The impact of health insurance programme on the quality of the private hospital's services in the Kingdom of Saudi Arabia
Al-JarAllah, Nasser Ali
Thesis or dissertation
- © 2007 Nasser Ali Al-JarAllah. All rights reserved. No part of this publication may be reproduced without the written permission of the copyright holder.
This study is a first step in the exploration of the impact of the implementation of health insurance programmes on the quality of service within private hospitals in the Kingdom of Saudi Arabia.
The Kingdom of Saudi Arabia (KSA) has a population of 22.7 million (2002 Census), and is situated between the Red Sea and the Arabian Gulf. It has a land area of 2.2 million square miles that consists of vast deserts, the date palm oases of legend, as well as steep mountains and cool green valleys.
The history, economic, social and political development of KSA is dominated by the culture of Islam, which permeates every aspect of a Muslim's life, and also permeates every aspect of the Saudi Arabian state. The basis of government is Shariah law, and within this legal system there are different views among Shariah scholars on the subject of "Insurance". At the time of writing whether insurance is 'legal' is still a subject for debate.
The Ministry of Health (MOH) is the agency with the overall responsibility for health care in KSA. But there are 16 other health care providers that provide health care mainly for their own staff, for example, the Ministry of Defense and Aviation. Within the health service sector the private health sector has grown very quickly in recent years. In 2002 there were 101 private hospitals with the capacity of 9834 beds, which constituted 19.35% of the total number of beds in the Kingdom.
Within this sector the Al-Hammadi Hospital has been chosen as the context of the study, firstly because it is one of the largest general hospitals in the Kingdom, and secondly for the practical reasons that it was the only hospital of those approached that agreed to the research project being carried out in the hospital.
In private hospitals the patient treatment model that used has been the cash model that has two members, a physician who provides the services and a patient who pays directly. The introduction of a health insurance programme changes the patient treatment model, and introduces a third member, the insurance agent. The duties of this third member are firstly, to make sure that services provided are essential and included in the agreed insurance policy coverage. Secondly to pay the expenses according to the amount of money paid by patient in advance. The investigation starts from the premise that the introduction of third member will affect the whole system of providing medical care.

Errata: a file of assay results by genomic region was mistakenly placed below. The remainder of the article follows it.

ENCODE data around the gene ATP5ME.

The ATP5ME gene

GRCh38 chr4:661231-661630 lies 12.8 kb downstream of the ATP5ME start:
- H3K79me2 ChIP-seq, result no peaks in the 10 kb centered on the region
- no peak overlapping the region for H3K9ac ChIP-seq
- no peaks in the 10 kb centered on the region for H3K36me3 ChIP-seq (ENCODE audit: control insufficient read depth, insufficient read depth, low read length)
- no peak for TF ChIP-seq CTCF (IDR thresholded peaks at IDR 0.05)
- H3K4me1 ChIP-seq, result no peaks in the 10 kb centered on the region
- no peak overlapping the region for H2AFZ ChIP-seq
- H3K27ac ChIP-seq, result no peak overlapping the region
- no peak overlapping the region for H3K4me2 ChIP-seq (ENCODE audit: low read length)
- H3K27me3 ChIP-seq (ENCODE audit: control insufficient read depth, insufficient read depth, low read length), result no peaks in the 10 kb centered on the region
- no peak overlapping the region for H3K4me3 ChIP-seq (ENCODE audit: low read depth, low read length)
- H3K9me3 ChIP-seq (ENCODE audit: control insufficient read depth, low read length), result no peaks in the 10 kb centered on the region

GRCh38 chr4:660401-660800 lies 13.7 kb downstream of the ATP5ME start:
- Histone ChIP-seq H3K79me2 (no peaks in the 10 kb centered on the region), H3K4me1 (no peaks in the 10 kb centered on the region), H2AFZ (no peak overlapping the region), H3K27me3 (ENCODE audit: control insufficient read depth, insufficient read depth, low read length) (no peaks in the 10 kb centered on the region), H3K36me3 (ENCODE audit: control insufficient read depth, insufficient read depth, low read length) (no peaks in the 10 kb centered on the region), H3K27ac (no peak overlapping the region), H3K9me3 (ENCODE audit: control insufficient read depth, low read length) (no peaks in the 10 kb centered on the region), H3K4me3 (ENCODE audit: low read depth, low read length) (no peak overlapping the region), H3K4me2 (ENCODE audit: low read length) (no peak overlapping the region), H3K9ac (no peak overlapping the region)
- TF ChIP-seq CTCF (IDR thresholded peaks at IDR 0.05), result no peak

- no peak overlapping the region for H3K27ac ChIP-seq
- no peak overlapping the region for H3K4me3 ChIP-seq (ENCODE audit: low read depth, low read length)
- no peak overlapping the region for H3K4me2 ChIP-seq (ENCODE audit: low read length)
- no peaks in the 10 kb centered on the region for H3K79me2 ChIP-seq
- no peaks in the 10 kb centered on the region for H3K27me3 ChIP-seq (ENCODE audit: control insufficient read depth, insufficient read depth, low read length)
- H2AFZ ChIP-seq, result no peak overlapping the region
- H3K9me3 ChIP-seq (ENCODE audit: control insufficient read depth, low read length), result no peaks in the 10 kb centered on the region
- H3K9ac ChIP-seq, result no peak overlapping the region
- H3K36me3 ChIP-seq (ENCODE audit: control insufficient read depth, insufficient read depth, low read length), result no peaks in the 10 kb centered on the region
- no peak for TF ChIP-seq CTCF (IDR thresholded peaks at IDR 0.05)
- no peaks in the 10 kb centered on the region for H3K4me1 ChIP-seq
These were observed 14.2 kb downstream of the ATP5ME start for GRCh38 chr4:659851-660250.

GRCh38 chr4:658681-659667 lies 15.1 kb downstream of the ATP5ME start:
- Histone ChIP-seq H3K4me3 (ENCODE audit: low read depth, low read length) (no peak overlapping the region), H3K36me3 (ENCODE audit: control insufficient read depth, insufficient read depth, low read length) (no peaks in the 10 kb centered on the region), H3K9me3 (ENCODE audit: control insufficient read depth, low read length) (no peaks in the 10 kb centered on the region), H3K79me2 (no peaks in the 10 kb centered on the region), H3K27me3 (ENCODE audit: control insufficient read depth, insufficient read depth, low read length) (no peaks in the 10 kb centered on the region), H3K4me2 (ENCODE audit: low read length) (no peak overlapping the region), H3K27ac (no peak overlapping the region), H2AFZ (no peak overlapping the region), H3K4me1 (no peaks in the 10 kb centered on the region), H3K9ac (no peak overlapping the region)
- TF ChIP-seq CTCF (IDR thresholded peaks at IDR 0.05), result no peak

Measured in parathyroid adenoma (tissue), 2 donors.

The development of methodology started with the development of a new metaphor rooted in the Islamic culture of KSA. The "JAR" metaphor has three components Jassad (Body), Aqel (Mind) and Rouh (Soul) which derive from the concept of worship in Islam and Shariah Law. This metaphor was subsequently used in the development of the project methodology and the development of a 'Quality Model' which was used to analyze the health care process.
The 'Quality Model' is based on the 'Quality Cube' model developed by the Joint Commission on Accreditation of Healthcare Organizations (JCAHO) which introduced a process of accreditation for healthcare organizations based on their model. By using the JAR metaphor a new quality model was developed composed of 33 quality elements grouped into three groups, performance dimensions, care dimensions, and organizational dimensions. This model was then used as the basis of an investigation into changes in health quality due to the change from a cash funded health system to an insurance funded health system. A survey was selected as the most suitable instrument to conduct the study where the target populations of the survey are the doctors, outpatients, and inpatients.
Two questionnaire data collection instruments were designed which were validated by firstly by a group of jurors, and secondly reliability was tested using a pilot study. These were found to have an acceptable level of reliability. Samples of doctors and patients from the populations within the Al Hammadi Hospital were selected. The return responses from the survey process were 66.7% for doctors, 84% for inpatients, and 70% for outpatients. The results were compiled and analysed.
The main result of the data analysis was that there is significant agreement among the study groups that the impact on private hospitals due to the change of funding model is positive. This result can be converted to the JCAHO Accreditation grid score of 2 which corresponds to 'significant compliance to our quality model standards'. The coefficient analysis results shows that 50% of the influence on quality can be attributed to the combination of 'medical technology', 'patient respect and caring', and 'nutrition care'. It is therefore concluded that private hospitals and insurance companies should give more attention to these particular factors.
This positive result was not expected since Saudi culture appears to be unsupportive of insurance implementation, therefore some concern may be directed to Islamic issues in the implementation process and warrants further research. The use of the JAR metaphor in the quality model and the selection of appropriate research methods, shows that the metaphor has potential of introducing a new model into system thinking which is also an area for further studies and research. Finally, introducing an instrument that can be used in Kingdom of Saudi Arabia for identifying quality compliance to standards as well as evaluating the impact of some issues on quality such as health insurance is one of main contributions of the study.
- Business School, The University of Hull
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